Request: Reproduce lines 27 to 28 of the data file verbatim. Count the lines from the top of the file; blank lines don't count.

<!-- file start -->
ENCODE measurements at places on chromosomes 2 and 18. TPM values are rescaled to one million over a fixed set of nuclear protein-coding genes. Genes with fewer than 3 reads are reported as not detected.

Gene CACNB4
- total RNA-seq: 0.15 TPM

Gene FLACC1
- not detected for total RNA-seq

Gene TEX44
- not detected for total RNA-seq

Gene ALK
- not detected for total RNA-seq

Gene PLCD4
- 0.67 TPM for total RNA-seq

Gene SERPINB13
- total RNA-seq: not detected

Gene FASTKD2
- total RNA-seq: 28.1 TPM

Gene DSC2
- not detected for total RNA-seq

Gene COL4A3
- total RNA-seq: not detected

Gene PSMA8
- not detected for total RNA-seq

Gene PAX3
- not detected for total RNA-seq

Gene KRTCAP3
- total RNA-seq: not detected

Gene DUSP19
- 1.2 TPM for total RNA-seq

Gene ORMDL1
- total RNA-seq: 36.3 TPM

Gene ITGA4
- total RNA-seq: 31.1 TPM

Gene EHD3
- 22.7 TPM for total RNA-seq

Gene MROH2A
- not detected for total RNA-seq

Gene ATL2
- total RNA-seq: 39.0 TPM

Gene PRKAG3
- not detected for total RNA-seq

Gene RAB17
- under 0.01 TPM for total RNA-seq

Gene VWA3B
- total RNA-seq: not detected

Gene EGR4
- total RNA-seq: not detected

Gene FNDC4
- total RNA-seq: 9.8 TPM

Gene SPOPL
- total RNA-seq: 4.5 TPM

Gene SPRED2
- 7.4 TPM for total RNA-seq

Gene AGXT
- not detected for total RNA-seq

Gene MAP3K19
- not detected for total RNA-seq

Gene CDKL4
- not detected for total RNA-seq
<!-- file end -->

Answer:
- 1.2 TPM for total RNA-seq

Gene ORMDL1